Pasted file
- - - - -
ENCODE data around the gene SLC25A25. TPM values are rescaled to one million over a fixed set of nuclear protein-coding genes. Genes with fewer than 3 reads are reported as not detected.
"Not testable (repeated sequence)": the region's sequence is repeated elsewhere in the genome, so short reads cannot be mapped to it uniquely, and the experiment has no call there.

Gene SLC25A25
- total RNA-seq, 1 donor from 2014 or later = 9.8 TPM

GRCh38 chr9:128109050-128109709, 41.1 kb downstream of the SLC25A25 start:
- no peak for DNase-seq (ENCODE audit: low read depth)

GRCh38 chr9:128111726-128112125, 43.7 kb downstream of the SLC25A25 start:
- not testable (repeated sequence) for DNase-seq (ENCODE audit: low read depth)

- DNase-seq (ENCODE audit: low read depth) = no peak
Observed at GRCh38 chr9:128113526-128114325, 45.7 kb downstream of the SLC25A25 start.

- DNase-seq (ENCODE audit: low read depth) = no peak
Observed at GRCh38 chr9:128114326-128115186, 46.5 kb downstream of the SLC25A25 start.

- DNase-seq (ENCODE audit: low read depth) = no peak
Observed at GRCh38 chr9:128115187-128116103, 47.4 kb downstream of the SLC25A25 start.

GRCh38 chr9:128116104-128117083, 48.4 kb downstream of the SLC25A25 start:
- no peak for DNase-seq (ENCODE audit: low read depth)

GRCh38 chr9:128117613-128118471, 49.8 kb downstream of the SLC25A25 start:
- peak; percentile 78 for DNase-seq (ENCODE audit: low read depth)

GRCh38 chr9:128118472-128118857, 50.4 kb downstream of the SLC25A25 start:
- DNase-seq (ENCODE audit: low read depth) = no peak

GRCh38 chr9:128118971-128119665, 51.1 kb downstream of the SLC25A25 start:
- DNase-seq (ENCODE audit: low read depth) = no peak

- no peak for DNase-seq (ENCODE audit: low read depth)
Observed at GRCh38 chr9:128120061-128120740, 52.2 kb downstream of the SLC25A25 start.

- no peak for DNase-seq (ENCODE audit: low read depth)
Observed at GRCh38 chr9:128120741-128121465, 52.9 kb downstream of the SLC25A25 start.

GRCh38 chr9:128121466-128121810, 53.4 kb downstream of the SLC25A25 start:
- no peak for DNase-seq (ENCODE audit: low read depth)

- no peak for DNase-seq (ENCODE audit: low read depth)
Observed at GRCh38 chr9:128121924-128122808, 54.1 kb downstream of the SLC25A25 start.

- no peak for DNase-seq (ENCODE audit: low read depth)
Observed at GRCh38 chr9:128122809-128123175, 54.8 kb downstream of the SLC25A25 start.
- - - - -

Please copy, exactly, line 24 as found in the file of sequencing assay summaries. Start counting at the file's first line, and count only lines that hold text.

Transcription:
Observed at GRCh38 chr9:128120061-128120740, 52.2 kb downstream of the SLC25A25 start.